Factors Associated with Bacterial Vaginosis among Women Who Have Sex with Women: A Systematic Review
AuthorForcey, DS; Vodstrcil, LA; Hocking, JS; Fairley, CK; Law, M; McNair, RP; Bradshaw, CS
Source TitlePLoS One
PublisherPUBLIC LIBRARY SCIENCE
University of Melbourne Author/sMcNair, Ruth; Fairley, Christopher; Hocking, Jane; Bradshaw, Catriona; FORCEY, DANA; Vodstrcil, Lenka
AffiliationMelbourne School of Population and Global Health
Document TypeJournal Article
CitationsForcey, D. S., Vodstrcil, L. A., Hocking, J. S., Fairley, C. K., Law, M., McNair, R. P. & Bradshaw, C. S. (2015). Factors Associated with Bacterial Vaginosis among Women Who Have Sex with Women: A Systematic Review. PLOS ONE, 10 (12), https://doi.org/10.1371/journal.pone.0141905.
Access StatusOpen Access
NHMRC Grant codeNHMRC/566576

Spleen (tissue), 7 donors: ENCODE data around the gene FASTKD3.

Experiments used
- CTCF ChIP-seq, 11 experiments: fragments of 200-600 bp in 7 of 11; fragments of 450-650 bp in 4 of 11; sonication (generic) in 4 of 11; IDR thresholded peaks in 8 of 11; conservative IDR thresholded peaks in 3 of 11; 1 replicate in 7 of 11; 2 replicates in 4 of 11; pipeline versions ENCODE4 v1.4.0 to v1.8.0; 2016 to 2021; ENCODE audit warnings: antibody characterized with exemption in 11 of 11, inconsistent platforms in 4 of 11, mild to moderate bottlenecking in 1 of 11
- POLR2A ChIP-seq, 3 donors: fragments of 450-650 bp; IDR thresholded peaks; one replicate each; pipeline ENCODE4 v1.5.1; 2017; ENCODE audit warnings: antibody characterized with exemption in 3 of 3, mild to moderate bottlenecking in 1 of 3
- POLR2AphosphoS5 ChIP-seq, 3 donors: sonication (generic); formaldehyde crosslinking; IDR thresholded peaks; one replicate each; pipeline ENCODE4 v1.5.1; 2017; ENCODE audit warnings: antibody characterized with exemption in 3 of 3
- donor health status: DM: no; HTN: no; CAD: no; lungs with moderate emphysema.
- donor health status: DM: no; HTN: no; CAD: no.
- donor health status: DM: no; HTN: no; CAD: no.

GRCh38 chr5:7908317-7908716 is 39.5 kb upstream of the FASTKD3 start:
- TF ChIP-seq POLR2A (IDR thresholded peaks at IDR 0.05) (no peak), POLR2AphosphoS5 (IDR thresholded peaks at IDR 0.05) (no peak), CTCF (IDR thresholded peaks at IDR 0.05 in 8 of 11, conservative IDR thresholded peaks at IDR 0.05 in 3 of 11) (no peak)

BACKGROUND: Women who have sex with women (WSW) have a higher burden of bacterial vaginosis (BV) than heterosexual women; studies of risk factors specific to this population are limited. We summarised current knowledge regarding risk factors for BV among WSW by systematic review. METHODS: This systematic review was conducted according to the PRISMA statement. PUBMED, EMBASE, Web of Science and The Cochrane Library were searched to 31st December, 2014. INCLUSION CRITERIA: 1) WSW included in the study population; 2) accepted BV diagnostic method; 3) investigated or could extrapolate factors(s) associated with BV acquisition, persistence or transmission in WSW specifically by comparing BV positive to BV negative women. Search was limited to English-language publications. RESULTS: A limited number of studies have investigated BV in WSW. Of 71 unique references, 18 full-text articles were assessed and 14 studies fulfilled inclusion criteria. BV was positively associated with higher numbers of female partners, both lifetime and in the three months prior to diagnosis, and confirmed BV in a female partner, but inconsistently associated with partners' BV history or symptoms. BV was not associated with ethnicity, vaginal douching or hormonal contraception. The impact of specific sexual activities, male sexual contact, smoking and the menstrual cycle varied considerably between study populations. CONCLUSION: BV in WSW is associated with increased numbers of recent and past female partners and confirmed BV in a female partner. There are limited studies of BV in WSW populations, and research is needed to further elucidate risk factors for BV among WSW. However these data provide epidemiological evidence that BV risk in women is directly related to exposure to other female partners and a partner with BV, providing support for the concept that BV is likely to be transmitted between women. SYSTEMATIC REVIEW REGISTRATION NUMBER: CRD42014009536 (PROSPERO).
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